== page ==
“Thanks for doing that,” Brett replied.
Every animal has enough brains to tan its own hide, I hear.
It was just one day earlier when I told Brett that I feel like I’m coming into a place in my life where I need to start killing things.
All part of this becoming a man business, I suppose.
The river felt smooth and heavy around my knees, and the fish slick and foreign in my hands, and I said “Gracias” three times, and on the third one I sliced the spinal column at the base of the head.
It felt right, sitting there beside a Patagonian stream, roasting trout over a twig fire.
When I returned to camp the cordera lay hogtied. The gauchos called me Asesino, and handed me the knife.
A few fish were enough for one day, and I passed the knife to Nate. Excitement and fascination burned as I watched him put force and blade through that little sheep’s jugular.
It took it easy on us. Didn’t cry out. Didn’t really even seem to mind much. Just a few strong kicks, and those final, harsh exhales.
The gauchos helped us remove its soft, blood-stained coat, and threw the pungent, grass-filled guts to the dogs.
Skinned and tied up on a tree, I could still see convulsing and twitching of flesh and muscle.
Perhaps I wasn’t crazy after all, when on that morning I was sure Dad was still breathing, or when I thought I saw his eyes open.
At what point is death, death? Most every cell in that sheep’s body was still alive, yet we all agreed it was dead, as it hung there, headless.
Is life truly just a miraculous balance of organized nerves, blood, some bones and flesh? Could it be that simple?
Were my father’s stories nothing more than a harmony of sparks raining down in the spongy canals of his brain?
Peel your body apart for me, and show me where your imagination lies. Can I hold it? Ah yes, just as I imagined, a wrinkled hand full of molten opals.
And your love, is that it there? That blood-choked heart filled with smooth, wild-eyed rubies?
Nate cracked the sheep’s skull open, and removed its fistful of brains from the wet, dog-gnawed head. Its vacant eyes resembled small, green glass buoys.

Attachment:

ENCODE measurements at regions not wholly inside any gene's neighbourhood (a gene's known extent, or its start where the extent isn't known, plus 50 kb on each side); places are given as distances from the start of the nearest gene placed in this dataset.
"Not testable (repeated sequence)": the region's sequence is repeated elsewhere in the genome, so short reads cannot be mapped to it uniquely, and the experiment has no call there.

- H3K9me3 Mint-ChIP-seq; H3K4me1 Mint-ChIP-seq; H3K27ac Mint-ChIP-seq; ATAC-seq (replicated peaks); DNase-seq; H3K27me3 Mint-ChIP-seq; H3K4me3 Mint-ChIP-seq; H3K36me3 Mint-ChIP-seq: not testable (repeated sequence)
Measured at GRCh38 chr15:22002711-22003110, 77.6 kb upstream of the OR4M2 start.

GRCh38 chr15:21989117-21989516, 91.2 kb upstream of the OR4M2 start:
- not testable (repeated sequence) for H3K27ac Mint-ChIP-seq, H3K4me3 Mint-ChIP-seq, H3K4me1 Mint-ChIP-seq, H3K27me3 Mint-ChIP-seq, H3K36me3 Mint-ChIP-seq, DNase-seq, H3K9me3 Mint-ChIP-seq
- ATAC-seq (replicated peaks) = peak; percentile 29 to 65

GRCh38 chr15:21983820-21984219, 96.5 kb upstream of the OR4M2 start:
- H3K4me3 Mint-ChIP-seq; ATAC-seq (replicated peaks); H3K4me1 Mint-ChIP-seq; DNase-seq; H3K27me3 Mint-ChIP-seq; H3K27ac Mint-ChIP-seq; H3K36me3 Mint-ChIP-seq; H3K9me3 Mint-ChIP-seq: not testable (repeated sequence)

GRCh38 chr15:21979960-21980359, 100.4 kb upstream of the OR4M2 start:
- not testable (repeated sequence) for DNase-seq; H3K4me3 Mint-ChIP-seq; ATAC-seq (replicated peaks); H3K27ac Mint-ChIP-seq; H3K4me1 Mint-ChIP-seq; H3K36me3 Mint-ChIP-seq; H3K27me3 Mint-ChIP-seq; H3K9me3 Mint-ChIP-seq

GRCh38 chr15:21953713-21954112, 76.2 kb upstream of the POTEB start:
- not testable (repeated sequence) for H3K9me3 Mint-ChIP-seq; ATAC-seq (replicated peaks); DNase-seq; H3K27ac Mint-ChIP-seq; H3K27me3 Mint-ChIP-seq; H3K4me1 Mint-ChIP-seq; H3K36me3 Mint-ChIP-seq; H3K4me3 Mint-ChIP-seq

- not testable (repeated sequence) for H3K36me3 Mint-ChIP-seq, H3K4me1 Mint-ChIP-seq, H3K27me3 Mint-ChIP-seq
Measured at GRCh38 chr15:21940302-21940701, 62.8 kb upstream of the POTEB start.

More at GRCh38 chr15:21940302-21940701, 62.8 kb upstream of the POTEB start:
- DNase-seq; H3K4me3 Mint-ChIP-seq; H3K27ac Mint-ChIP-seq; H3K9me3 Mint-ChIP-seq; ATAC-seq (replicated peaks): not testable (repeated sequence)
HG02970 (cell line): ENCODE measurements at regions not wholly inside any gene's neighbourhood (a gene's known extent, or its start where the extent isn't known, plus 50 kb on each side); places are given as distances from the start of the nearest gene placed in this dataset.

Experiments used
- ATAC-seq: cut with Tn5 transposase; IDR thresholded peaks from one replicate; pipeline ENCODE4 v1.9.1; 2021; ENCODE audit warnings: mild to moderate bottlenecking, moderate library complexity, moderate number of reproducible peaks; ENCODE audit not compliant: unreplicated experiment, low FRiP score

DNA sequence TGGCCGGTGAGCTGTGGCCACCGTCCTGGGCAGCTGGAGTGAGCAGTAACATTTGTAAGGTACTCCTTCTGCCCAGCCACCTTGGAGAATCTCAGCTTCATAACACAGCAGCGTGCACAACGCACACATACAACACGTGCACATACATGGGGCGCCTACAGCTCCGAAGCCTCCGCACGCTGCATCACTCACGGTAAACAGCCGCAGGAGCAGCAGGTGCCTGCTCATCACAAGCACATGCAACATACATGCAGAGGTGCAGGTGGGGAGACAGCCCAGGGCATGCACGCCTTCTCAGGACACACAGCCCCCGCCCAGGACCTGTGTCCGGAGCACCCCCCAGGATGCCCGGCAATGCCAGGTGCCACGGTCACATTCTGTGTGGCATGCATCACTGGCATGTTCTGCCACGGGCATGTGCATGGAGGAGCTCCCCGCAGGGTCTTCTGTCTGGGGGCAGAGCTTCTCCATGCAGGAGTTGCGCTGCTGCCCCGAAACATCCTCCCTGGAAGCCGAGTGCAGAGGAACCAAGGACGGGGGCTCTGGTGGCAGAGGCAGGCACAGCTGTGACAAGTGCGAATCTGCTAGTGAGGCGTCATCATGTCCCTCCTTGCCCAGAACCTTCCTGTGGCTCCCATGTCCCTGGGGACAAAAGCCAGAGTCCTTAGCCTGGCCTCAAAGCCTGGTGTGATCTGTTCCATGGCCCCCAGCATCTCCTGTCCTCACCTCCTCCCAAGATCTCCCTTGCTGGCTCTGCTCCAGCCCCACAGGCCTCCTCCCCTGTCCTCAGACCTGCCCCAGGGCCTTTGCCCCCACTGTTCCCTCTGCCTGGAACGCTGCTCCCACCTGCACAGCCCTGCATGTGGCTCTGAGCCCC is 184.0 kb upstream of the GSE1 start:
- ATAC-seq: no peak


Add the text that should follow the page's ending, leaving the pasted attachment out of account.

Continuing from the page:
We ate the heart and tongue first, sautéed with garlic and oil as an appetizer. I thought of my own heart and tongue. Love and lovemaking.
They were soft and sweet and chewy.
We are a supermarket people, and now strung up on the asador beside the coals, the body of the cordera looked a little more familiar. Food. Most of us sat quietly, watching the fat drip and hiss on the ash below.
I could feel hot tears boiling behind my eyes, hardening into stone. Not because I didn’t agree. Not because one life had ended to help sustain sixteen others. Not even because we would all just wake up hungry again tomorrow.
I wanted to cry because life goes on, and sometimes when you witness death’s cool ease, it can start feeling pretty lonely to be stuck in a body.
But for now, life does go on, and we still need to treat our guests with courtesy. We still need our mate′ water to be at the right temperature. We still need to put on a tough face and keep trudging onward through this murky abyss.
The sheep is now forever, but all of us, we are still temporary. And one day, when you sing your spirit free, and wrap yourself in a blanket of fire, someone will be offered a seat, handed a hot mate′, and they will discuss the winter,
while you, unnoticed and forgotten, are flying through the molten stained glass into the cool, silver moonlight.
The meat was hot and tender. As my stomach swelled and warmed, it all seemed to make sense again, this business of living and dying.
While we ate the cordera, we passed around boxes of wine, and when we were finished, we sang songs, all of us huddled around the fire.
At what point is life, life? Without that meat there would be no songs, no bedtime stories, no throwing wild handfuls of smooth rubies at one another.
We all agreed that the sheep was dead, and with full bellies, while staring into the fire, we sang it back to life.
Provincia de Neuquen, Argentina
Provincia de Neuquen, Argentina